We headed north and over to the west side; a calmer scene. Vehicle traffic was scant; no one bothered a car with four gawking white men. We drove back to the Sun Building, at Calvert and Centre streets. I called New York.
"It's still early," I reported. "But we may not be having as hard a time as Washington. Nothing's going on downtown, nothing in the white residential districts. Don't hold the magazine for Baltimore."
Normally, the goal was some mention, any mention, of Baltimore. Now, with all this sudden power (the one such moment, it turned out, in 30 years of the Time tie-in), I was glad not to have to use it.
ames H. Bready
retired Evening Sun editorial writer
On Wednesday, April 10, 1968, my daughter, then 6, was scheduled for a tonsillectomy at Mercy Hospital downtown. Over the phone that morning, her doctor had assured me that it was business as usual there despite the rioting. So we made the trip from our Riderwood home.
From the windows of my daughter's hospital room, I could see fires from the riots dotting the landscape. I warned my groggy daughter that she would hear a lot of sirens in the night, but not to worry, she would be safe.
About 3 p.m., I reluctantly left the hospital to comply with the citywide 4 p.m. curfew. It was eerie to emerge from the hospital, midafternoon, onto silent, empty city streets. National Guardsmen wielding M-1 rifles were poised on every corner.
Irma C. Woodland
I was in private practice and handling the settlement on a Bolton Hill house on Lafayette Avenue for a bank on a day when fires were breaking out all around Bolton Hill. So, while we were sitting there doing the paperwork, you could see columns of smoke going up, and this couple that was buying the house kept getting more and more nervous, looking at these fires all around.
They asked us, "What in the world is going on?" I just tried to appear calm; I told them, "Oh, it's just the riots."
Thomas A. Ward
retired Circuit Court Judge
Driving to work in normal rush hour on an empty Jones Falls Expressway was my abnormal beginning to the third day of the riots. The road was closed to everyone except those with passes issued by the National Guard.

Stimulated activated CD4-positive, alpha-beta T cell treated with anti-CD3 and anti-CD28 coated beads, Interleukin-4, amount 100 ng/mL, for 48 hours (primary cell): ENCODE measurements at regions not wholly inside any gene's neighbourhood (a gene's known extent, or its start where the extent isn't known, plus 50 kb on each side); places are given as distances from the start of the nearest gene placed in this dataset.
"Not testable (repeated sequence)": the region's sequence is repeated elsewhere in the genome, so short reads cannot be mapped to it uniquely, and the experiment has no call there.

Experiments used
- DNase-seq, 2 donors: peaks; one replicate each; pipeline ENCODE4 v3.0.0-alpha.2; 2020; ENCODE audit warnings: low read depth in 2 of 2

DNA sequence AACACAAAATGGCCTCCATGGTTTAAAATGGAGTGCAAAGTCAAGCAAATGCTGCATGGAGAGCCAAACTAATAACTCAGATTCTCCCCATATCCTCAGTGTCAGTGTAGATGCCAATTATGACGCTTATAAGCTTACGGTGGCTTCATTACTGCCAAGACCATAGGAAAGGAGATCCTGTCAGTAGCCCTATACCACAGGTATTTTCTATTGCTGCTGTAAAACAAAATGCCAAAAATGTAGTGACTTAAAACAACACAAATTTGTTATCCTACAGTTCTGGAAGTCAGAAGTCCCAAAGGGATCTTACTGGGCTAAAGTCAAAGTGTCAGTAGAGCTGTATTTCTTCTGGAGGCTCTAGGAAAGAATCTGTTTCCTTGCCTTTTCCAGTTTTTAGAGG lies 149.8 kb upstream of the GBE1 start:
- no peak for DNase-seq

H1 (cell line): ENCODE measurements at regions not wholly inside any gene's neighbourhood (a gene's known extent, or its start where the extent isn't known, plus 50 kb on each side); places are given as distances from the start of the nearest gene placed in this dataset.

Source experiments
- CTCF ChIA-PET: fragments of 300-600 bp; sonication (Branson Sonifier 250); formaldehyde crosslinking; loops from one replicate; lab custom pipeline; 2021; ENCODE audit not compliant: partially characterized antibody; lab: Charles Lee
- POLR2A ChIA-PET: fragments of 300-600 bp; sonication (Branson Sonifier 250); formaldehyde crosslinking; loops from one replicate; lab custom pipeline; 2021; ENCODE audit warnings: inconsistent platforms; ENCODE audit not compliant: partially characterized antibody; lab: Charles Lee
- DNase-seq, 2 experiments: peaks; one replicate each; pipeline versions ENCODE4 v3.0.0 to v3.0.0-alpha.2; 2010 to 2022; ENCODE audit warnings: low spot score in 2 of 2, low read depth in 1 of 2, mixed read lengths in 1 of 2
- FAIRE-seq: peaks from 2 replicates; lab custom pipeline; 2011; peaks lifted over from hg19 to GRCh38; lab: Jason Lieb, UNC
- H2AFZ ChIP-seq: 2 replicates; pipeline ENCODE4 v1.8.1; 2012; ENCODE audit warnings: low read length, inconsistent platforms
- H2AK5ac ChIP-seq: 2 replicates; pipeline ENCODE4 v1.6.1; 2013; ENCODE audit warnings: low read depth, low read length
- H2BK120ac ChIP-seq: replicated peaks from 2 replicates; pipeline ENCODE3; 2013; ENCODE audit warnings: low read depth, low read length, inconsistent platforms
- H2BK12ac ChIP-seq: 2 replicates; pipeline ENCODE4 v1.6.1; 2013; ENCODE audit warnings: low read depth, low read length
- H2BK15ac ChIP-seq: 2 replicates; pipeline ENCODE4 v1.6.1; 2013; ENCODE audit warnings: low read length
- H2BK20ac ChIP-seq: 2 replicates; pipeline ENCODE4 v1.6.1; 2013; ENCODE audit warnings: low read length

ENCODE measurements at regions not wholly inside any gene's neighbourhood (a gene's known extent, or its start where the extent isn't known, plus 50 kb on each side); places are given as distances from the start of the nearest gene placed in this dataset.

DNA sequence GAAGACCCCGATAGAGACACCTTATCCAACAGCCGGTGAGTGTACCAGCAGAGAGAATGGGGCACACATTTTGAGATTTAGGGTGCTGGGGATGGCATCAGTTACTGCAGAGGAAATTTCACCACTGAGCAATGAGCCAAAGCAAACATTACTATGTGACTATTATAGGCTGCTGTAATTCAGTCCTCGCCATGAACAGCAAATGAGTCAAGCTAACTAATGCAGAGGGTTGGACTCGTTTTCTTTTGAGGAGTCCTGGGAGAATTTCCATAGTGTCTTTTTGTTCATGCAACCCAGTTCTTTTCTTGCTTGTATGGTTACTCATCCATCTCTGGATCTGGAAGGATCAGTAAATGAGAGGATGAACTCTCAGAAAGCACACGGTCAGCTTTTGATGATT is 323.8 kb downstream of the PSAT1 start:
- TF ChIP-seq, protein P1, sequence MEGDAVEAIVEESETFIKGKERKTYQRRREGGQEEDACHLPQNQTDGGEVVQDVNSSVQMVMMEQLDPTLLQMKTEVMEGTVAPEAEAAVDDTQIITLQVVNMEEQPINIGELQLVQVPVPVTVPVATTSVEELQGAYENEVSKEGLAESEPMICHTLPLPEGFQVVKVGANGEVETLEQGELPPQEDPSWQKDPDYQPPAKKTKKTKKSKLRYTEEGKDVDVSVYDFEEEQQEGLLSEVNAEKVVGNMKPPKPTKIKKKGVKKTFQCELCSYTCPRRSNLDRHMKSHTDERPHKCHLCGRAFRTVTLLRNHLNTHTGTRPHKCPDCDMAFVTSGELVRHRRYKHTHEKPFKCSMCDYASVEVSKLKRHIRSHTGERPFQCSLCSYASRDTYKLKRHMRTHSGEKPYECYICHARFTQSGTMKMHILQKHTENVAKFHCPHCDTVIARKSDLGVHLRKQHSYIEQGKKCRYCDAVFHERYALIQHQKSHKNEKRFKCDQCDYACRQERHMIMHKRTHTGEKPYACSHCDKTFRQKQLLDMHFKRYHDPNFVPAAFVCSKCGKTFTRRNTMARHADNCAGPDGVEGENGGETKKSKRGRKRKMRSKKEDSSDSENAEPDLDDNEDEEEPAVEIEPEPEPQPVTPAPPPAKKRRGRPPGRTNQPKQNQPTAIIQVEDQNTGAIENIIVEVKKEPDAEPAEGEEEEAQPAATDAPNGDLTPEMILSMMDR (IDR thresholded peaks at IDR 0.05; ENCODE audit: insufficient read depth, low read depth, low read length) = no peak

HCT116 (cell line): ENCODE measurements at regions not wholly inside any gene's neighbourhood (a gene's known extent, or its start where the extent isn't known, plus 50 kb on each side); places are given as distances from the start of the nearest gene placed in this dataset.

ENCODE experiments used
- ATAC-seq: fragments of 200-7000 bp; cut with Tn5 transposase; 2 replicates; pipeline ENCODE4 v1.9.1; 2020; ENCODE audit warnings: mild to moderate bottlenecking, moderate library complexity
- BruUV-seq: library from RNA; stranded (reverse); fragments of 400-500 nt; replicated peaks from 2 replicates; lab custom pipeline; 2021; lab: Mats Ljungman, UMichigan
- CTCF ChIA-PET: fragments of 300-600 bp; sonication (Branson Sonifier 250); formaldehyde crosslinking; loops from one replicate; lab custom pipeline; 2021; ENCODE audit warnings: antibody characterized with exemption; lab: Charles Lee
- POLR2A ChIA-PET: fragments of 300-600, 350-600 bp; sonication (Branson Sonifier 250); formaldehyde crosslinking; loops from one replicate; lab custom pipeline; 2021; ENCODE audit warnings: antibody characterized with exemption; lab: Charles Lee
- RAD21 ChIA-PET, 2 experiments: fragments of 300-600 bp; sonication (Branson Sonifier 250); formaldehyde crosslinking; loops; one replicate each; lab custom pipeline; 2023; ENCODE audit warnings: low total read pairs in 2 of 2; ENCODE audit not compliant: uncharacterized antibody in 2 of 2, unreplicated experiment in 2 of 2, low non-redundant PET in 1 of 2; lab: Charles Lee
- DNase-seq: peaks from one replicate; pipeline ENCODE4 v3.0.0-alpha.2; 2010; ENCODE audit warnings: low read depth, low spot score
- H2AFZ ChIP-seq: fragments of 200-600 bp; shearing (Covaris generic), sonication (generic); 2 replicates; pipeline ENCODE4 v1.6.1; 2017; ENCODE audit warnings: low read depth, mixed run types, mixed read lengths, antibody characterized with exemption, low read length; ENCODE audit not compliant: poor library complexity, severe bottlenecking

From Television Hill, the highest point in Baltimore, we of the Channel 13 staff had a panoramic and frightening view of some 300 fires - a city going up in smoke and anger. With some anxiety about my own safety, I joined one of the WJZ news crews going down for a closer look.
The smashed windows, the looting, the fires, the black banners from a thousand windows were pretty much what I expected from watching the coverage on television. But when we stopped on Pennsylvania Avenue in West Baltimore, I left the newsmen and wandered about - into the completely unexpected.
While I, a middle-aged white man clad in jacket and tie, walked self-consciously and fearfully along the street (and thankful for the National Guard presence), I encountered not one sign of hostility - not a push, not a word, not even an angry glance.
The atmosphere was an eerie combination of resignation and Roman holiday. I watched several burly men climbing through a smashed window of a liquor store, loading their loot into the trunk of a car. My presence didn't deter them; they seemed scarcely to notice me.
Up the street, yet another fire had broken out. The only visible firefighting equipment was busy with a burning building a block away, so the new flames were on their own. The bystanders watched passively amid smoke and confusion as if, despite this assertion of black power, they were still the powerless ones.
But fury, even when justified, is seldom rational. Vengeance was being directed against the physical symbols of white control, no matter if they were the local grocery store or coin laundry, or the apartment whose landlord wouldn't fix the leaky roof. A passing white person was not the enemy.
As we got safely back into the news wagon to return to the station, someone hurled a soda bottle against the side of the vehicle. That was the sum of the anti-white violence we endured that day.
former editorial director of Channel 13
There's this myth that still persists that black businesses weren't destroyed during the riots - that all you had to do was put a black ribbon in the window or on the door to identify your business as being black owned and the looters would leave you alone. But many of the black stores were destroyed anyway. It really put them out of business; they lost everything because they didn't have the capital to rebuild, nor the business acumen to borrow money from lenders.
owner, Crockett Realty Co.
Before the 3 p.m. Palm Sunday curfew, I drove to a fire near Johns Hopkins Hospital. Walking down an alley, I saw an old black woman sitting on her steps, weeping. "This didn't have to happen," she kept repeating.